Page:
1. re: SeaSide Tomato

                                      found them for $5.99 and bought 12...they are not huge - just under a pound a piece. the harder part will be browning them in batches. putting them on soft polenta. the decision here is (and i'd love opinions): a plain polenta made with water or a polenta made with chicken stock (there's stock in the braise liquid for the lamb.) i think the latter...I always want lots of bang for flavor but not quite sure.

                                      1. re: redgirl

                                        I'd use some stock in the polenta and maybe even some Pec or Parm... maybe even fresh herbs, but most of all, if you can, put them in a slow cooker so you don't have to be stir, stir stirring right before service.

                                        1. re: redgirl

                                          i usually do my polenta with half water/half cream or milk, and def add some good quality parm in there too. curious...where did u find the shanks for that price?

                                          1. re: cookmyassoff

                                            fairway...red hook.

                                          2. re: redgirl

                                            i'd do stock and either parm or romano stirred in at the end.

                                            what tiny shanks, jeebus.

                                            what on earth will you cook them all in? they shouldn't be all jammed into the pot.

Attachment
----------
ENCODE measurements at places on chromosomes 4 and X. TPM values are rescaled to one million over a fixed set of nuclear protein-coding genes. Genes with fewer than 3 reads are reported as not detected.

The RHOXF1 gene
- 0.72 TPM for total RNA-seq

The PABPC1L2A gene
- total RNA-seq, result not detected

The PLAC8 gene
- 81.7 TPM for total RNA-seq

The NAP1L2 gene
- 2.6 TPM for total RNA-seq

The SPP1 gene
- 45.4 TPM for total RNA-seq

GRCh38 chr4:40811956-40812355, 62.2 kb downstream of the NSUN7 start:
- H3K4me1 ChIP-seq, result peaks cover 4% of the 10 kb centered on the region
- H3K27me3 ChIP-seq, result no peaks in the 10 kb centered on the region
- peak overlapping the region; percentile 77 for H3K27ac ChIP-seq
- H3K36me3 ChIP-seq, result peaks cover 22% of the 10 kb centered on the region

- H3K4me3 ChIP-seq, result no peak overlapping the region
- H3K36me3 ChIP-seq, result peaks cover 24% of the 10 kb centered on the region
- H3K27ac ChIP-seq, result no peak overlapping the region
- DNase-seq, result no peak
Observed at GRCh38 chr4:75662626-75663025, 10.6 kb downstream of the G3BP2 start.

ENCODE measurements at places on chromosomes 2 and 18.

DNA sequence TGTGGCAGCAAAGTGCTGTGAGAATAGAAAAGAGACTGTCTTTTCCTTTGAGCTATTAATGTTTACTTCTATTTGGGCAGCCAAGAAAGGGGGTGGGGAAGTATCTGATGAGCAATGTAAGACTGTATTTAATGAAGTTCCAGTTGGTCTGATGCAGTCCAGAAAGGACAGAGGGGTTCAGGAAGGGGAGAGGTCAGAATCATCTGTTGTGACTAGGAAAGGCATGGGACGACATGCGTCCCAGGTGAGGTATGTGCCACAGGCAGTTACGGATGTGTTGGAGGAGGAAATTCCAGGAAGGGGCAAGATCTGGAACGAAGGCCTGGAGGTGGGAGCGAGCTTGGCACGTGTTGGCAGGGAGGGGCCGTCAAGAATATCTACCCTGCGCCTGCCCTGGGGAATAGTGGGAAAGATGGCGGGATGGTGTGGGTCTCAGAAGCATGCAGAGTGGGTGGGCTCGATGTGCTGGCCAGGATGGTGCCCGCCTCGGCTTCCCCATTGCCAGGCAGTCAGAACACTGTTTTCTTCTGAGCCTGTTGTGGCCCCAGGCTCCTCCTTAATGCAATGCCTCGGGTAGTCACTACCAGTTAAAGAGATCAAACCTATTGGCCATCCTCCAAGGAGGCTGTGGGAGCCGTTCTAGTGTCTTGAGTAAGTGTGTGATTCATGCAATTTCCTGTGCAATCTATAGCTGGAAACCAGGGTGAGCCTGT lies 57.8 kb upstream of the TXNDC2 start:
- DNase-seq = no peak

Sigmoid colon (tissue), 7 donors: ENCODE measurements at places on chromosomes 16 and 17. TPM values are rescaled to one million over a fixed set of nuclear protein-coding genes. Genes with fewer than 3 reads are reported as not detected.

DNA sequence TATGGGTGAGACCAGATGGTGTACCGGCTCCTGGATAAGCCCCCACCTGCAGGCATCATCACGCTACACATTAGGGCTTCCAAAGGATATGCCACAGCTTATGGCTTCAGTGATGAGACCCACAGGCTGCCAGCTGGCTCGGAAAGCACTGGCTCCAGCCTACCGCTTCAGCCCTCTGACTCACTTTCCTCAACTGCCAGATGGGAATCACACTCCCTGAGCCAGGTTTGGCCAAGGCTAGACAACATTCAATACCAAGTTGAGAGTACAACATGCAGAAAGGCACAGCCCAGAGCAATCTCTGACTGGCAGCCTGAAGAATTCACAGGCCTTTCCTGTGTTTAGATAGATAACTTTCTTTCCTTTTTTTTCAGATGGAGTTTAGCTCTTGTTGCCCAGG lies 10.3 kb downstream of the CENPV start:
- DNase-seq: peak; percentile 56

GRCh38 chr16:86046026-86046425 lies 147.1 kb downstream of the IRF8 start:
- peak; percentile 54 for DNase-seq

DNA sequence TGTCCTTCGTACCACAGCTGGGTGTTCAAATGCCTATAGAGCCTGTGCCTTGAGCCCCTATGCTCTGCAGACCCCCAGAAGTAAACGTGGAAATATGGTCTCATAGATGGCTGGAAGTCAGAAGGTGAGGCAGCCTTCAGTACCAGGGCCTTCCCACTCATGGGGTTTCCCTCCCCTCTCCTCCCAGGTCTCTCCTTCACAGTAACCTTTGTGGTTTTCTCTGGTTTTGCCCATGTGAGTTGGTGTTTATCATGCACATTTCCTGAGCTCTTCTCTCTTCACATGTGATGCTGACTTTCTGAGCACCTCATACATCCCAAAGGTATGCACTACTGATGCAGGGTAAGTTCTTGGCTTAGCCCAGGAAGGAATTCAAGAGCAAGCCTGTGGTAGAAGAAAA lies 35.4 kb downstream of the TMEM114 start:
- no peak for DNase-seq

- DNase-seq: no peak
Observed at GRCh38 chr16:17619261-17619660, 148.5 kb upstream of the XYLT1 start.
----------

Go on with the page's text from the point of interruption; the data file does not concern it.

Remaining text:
1. re: hotoynoodle

                                              i live in an mainly-orthodox-jewish section of brooklyn (not borough park) and we're not orthodox. but, guess what? orthodox families are BIG and the local store has some BIG pots and i bought one years ago. fit all twelve of them (yes, they aren't huge but will be perfect one per person). i wouldn't want to lift it though so i'm simmering them on top of the stove instead of in the oven.

                                              1. re: redgirl

                                                my dad lives in a neighborhood in brooklyn like that. i wonder if you are neighbors? lol.

                                                i just finished a stovetop braise of 2 shanks that were almost 4 pounds with the bones.

                                                red wine, onions, garlic carrots, tomato, bay, thyme and fennel. a bit of orange juice. the shanks took about 3 hours on very low heat. i reduced the cooking liquid and seasoned it. WOW! super good. will have it for dinner saturday, with polenta and sauteed zucchini ribbons with lemon and almonds.

                                                1. re: hotoynoodle

                                                  YUM. ...we've been here a very long time and the neighborhood shifted around us. happens that way.